2. A surfactant according to claim 1 further comprising from 0.01-3 parts by weight of a polyethoxylated fatty alcohol or polyethoxylated alkylphenol protective agent.
3. A surfactant according to claim 2 wherein NaCl is present in an amount up to 10 parts by weight.
4. A surfactant according to claim 3 wherein said cosurfactant is either nitrobenzene or nitroethane.
5. A process for hydrocarbon recovery from a subterranean formation comprising:
(a) injecting a surfactant system comprising a hydrocarbon sulfonate surfactant and an organo nitro cosurfactant, represented by the general formula:
R-NO.sub.2
wherein R is either an alkyl, aryl, hydroxyaryl, alkaryl, aralkyl, cycloalkyl, or alkenyl group with a maximum of 10 carbon atoms wherein said surfactant if present in an amount of from about 0.1 to about 15 parts by weight and said cosurfactant is present in an amount from about 0.05-15 parts by weight, into said formation via at least one injection well thereby causing the so injected surfactant system to move from the injection well thereby displacing the hydrocarbon present in said subterranean formation, and
(b) thereafter recovering the displaced hydrocarbon from said subterranean formation.
6. A process in accordance with claim 5 wherein a mobility buffer is injected into said subterranean formation following the surfactant system.
7. A process in accordance with claim 6 wherein an aqueous drive fluid is injected into said subterranean formation following said mobility buffer fluid.
8. A process in accordance with claim 7 wherein said surfactant system further comprises a polyethoxylated fatty alcohol or polyethoxylated alkylphenol protective agent and is injected into a subterranean formation containing hard brine.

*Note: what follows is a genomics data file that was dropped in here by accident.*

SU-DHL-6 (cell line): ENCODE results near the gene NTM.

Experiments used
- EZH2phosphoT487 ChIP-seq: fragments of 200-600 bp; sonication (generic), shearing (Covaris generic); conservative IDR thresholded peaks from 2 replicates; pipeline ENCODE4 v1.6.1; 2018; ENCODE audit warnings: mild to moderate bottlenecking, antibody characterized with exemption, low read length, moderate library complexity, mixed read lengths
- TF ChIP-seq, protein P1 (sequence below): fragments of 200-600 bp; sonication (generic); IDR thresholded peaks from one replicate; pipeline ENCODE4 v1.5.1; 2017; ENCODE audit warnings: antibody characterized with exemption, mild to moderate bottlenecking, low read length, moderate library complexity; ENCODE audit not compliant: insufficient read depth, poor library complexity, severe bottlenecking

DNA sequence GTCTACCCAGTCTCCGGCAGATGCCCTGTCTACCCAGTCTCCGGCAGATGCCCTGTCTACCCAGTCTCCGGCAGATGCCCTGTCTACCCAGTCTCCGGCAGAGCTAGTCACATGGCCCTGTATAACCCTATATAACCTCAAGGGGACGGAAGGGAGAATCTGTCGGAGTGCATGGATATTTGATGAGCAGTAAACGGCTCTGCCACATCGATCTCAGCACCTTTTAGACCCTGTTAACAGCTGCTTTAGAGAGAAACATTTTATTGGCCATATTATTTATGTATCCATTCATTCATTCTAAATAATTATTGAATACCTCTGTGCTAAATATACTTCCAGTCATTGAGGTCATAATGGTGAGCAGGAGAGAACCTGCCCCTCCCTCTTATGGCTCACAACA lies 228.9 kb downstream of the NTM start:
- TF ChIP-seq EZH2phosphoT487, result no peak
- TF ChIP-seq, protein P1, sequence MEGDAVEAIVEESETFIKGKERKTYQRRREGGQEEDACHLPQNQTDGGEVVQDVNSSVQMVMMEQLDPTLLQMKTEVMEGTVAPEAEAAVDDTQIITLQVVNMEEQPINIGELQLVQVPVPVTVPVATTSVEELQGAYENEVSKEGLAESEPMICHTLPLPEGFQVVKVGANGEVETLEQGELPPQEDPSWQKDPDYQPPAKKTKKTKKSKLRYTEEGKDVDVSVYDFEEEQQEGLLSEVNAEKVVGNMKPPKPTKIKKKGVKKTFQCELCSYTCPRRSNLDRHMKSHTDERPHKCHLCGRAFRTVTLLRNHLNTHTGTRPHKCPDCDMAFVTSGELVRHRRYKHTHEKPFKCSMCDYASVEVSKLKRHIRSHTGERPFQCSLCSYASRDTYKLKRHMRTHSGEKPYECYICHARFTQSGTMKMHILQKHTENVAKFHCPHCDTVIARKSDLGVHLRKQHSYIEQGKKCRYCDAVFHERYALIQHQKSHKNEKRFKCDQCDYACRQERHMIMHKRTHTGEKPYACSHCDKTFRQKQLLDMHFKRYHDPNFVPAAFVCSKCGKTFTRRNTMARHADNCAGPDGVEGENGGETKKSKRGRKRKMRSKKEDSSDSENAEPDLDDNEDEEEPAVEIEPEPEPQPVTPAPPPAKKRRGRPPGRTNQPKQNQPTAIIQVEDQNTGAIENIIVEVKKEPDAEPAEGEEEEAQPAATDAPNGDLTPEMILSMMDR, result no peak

9. A process in accordance with claim 8 wherein said surfactant system comprises a petroleum sulfonate and nitrobenzene.
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US5908623A (en) * 1993-08-12 1999-06-01 Cytotherapeutics, Inc. Compositions and methods for the delivery of biologically active molecules using genetically altered cells contained in biocompatible immunoisolatory capsules
US20040058398A1 (en) * 1998-12-16 2004-03-25 Nora Sarvetnick Pancreatic progenitor cells and methods for isolating the same
EP1982732A2 (en) 2000-02-11 2008-10-22 Maxygen Holdings Ltd. Factor VII or VIIA-like molecules
EP2080771A2 (en) 2001-02-27 2009-07-22 Maxygen Aps New interferon beta-like molecules
EP2133098A1 (en) 2000-01-10 2009-12-16 Maxygen Holdings Ltd G-CSF conjugates
US20100158878A1 (en) * 2008-12-23 2010-06-24 Alexandra Capela Target populations of oligodendrocyte precursor cells and methods of making and using same
WO2010075475A1 (en) 2008-12-23 2010-07-01 Abbott Laboratories SOLUBLE FMS-LIKE TYROSINE KINASE-1 (sFLT-1) ANTIBODY AND RELATED COMPOSITION, KIT, METHODS OF USING, AND MATERIALS AND METHOD FOR MAKING
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US20100196328A1 (en) * 2007-04-25 2010-08-05 Tonya Bliss ISCHEMIA-INDUCED NEOVASCULARIZATION IS ENHANCED BY hCNS-SC TRANSPLANTATION
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US20040058398A1 (en) * 1998-12-16 2004-03-25 Nora Sarvetnick Pancreatic progenitor cells and methods for isolating the same
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EP2080771A2 (en) 2001-02-27 2009-07-22 Maxygen Aps New interferon beta-like molecules
US20100196328A1 (en) * 2007-04-25 2010-08-05 Tonya Bliss ISCHEMIA-INDUCED NEOVASCULARIZATION IS ENHANCED BY hCNS-SC TRANSPLANTATION
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US20100158878A1 (en) * 2008-12-23 2010-06-24 Alexandra Capela Target populations of oligodendrocyte precursor cells and methods of making and using same
WO2010075475A1 (en) 2008-12-23 2010-07-01 Abbott Laboratories SOLUBLE FMS-LIKE TYROSINE KINASE-1 (sFLT-1) ANTIBODY AND RELATED COMPOSITION, KIT, METHODS OF USING, AND MATERIALS AND METHOD FOR MAKING